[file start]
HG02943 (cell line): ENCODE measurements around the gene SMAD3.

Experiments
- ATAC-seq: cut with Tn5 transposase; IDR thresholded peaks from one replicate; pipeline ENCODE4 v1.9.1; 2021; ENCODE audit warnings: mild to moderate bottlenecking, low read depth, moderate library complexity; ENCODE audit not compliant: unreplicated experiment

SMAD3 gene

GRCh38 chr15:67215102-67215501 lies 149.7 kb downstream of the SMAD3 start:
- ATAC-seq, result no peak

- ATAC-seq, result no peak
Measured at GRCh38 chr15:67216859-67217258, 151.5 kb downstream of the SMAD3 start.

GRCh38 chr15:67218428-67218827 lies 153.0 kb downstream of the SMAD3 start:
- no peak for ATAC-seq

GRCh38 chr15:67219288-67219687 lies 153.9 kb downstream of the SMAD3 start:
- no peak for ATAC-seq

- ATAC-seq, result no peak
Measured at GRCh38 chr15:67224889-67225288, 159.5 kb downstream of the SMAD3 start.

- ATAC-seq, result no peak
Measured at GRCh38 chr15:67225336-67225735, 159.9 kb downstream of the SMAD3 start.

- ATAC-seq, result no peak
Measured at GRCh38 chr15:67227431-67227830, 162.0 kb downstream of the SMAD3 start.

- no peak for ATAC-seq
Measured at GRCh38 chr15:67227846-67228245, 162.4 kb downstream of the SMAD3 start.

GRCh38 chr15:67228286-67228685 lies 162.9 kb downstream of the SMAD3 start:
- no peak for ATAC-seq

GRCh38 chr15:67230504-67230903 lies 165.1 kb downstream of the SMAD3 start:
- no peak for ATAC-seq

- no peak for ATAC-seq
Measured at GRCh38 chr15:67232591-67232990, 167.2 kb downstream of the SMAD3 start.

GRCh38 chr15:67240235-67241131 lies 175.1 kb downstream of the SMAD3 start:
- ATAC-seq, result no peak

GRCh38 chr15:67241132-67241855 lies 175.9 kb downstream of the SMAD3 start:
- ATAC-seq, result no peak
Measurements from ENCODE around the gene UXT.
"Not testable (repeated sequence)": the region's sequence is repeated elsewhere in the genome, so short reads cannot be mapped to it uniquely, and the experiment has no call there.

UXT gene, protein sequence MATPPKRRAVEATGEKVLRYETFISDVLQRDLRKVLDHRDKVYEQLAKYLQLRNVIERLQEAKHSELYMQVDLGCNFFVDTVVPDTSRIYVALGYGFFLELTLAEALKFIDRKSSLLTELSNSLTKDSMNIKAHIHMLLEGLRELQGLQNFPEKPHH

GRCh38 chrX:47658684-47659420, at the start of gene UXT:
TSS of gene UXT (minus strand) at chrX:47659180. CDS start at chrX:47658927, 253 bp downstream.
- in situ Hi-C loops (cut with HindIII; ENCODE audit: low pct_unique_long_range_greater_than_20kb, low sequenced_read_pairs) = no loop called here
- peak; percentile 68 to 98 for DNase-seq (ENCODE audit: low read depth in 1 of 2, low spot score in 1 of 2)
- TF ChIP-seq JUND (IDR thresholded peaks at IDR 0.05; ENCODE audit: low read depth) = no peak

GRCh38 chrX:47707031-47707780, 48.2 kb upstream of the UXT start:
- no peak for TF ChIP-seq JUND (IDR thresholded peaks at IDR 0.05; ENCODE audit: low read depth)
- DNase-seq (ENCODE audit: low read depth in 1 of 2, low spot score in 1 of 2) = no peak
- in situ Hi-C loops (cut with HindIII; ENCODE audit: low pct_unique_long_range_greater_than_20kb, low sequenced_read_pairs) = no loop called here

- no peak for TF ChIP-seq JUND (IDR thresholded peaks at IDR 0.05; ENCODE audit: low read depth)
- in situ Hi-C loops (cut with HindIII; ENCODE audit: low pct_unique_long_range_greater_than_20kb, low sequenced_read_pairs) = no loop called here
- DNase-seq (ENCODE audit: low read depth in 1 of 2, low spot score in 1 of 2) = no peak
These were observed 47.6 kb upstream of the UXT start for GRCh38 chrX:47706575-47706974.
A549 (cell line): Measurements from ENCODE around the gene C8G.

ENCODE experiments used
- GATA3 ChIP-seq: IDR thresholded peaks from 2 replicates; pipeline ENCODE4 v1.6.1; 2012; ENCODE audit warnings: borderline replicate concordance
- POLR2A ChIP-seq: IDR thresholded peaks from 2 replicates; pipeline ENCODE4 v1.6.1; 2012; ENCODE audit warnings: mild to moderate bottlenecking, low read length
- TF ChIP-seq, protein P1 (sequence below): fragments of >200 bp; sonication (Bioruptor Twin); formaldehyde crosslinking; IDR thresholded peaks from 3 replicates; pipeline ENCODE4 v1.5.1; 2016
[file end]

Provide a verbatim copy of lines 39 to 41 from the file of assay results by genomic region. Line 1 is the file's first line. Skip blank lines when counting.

GRCh38 chrX:47707031-47707780, 48.2 kb upstream of the UXT start:
- no peak for TF ChIP-seq JUND (IDR thresholded peaks at IDR 0.05; ENCODE audit: low read depth)
- DNase-seq (ENCODE audit: low read depth in 1 of 2, low spot score in 1 of 2) = no peak